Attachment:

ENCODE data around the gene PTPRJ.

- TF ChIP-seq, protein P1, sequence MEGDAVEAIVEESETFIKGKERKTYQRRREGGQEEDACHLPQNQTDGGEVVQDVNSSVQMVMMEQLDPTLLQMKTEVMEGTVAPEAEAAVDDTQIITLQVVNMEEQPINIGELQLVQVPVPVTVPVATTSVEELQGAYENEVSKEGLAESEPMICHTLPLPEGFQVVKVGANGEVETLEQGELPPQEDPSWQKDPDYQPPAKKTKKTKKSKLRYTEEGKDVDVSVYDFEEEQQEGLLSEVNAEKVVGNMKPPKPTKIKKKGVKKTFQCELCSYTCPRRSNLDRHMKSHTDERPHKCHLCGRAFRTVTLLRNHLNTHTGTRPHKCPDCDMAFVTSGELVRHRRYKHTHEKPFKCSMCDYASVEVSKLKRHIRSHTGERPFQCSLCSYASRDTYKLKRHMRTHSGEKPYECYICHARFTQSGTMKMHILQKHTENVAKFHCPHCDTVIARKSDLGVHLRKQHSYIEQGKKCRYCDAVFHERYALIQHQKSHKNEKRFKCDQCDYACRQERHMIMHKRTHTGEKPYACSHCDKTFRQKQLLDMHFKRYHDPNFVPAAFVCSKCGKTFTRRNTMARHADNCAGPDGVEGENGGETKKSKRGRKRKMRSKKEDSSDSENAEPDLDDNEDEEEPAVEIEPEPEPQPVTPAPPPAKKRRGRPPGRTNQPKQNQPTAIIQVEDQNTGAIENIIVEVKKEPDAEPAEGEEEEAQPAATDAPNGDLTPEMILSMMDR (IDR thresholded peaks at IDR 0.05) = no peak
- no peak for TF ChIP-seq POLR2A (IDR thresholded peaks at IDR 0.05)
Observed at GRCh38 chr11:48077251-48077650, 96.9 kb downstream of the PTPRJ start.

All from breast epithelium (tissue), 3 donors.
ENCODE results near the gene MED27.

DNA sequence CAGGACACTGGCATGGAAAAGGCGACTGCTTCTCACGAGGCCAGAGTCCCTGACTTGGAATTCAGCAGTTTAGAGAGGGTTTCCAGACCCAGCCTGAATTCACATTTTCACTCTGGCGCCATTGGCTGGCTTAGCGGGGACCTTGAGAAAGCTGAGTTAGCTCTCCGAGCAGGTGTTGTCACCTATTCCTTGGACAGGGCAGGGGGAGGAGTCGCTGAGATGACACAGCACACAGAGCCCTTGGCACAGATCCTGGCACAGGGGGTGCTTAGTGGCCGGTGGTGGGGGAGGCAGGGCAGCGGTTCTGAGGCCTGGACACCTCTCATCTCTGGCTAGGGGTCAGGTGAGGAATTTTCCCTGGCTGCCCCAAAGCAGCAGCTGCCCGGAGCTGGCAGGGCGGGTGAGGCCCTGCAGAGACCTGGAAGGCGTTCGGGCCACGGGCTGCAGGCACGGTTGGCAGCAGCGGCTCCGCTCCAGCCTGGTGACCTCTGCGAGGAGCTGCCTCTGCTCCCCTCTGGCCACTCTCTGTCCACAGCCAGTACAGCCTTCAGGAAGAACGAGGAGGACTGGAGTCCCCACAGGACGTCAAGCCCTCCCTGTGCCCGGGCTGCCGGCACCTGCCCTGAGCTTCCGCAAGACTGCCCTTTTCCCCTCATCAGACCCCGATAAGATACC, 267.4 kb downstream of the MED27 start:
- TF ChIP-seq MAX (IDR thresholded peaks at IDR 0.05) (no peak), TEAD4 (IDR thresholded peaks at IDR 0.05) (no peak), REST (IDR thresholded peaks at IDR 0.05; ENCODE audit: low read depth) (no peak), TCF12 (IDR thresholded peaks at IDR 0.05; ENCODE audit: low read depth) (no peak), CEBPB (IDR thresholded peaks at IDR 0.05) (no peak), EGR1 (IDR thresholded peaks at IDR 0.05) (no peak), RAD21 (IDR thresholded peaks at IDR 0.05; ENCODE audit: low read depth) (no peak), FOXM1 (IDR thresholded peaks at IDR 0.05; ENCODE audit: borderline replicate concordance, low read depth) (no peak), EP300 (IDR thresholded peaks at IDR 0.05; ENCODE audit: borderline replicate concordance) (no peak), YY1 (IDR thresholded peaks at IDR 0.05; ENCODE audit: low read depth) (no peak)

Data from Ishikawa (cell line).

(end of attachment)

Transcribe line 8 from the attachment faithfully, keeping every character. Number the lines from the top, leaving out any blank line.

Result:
- TF ChIP-seq MAX (IDR thresholded peaks at IDR 0.05) (no peak), TEAD4 (IDR thresholded peaks at IDR 0.05) (no peak), REST (IDR thresholded peaks at IDR 0.05; ENCODE audit: low read depth) (no peak), TCF12 (IDR thresholded peaks at IDR 0.05; ENCODE audit: low read depth) (no peak), CEBPB (IDR thresholded peaks at IDR 0.05) (no peak), EGR1 (IDR thresholded peaks at IDR 0.05) (no peak), RAD21 (IDR thresholded peaks at IDR 0.05; ENCODE audit: low read depth) (no peak), FOXM1 (IDR thresholded peaks at IDR 0.05; ENCODE audit: borderline replicate concordance, low read depth) (no peak), EP300 (IDR thresholded peaks at IDR 0.05; ENCODE audit: borderline replicate concordance) (no peak), YY1 (IDR thresholded peaks at IDR 0.05; ENCODE audit: low read depth) (no peak)